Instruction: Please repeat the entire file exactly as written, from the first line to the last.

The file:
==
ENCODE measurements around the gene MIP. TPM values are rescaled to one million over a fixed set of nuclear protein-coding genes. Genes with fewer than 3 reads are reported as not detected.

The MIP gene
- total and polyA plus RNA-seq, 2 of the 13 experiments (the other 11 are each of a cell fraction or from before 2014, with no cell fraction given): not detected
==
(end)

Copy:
ENCODE measurements around the gene MIP. TPM values are rescaled to one million over a fixed set of nuclear protein-coding genes. Genes with fewer than 3 reads are reported as not detected.

The MIP gene
- total and polyA plus RNA-seq, 2 of the 13 experiments (the other 11 are each of a cell fraction or from before 2014, with no cell fraction given): not detected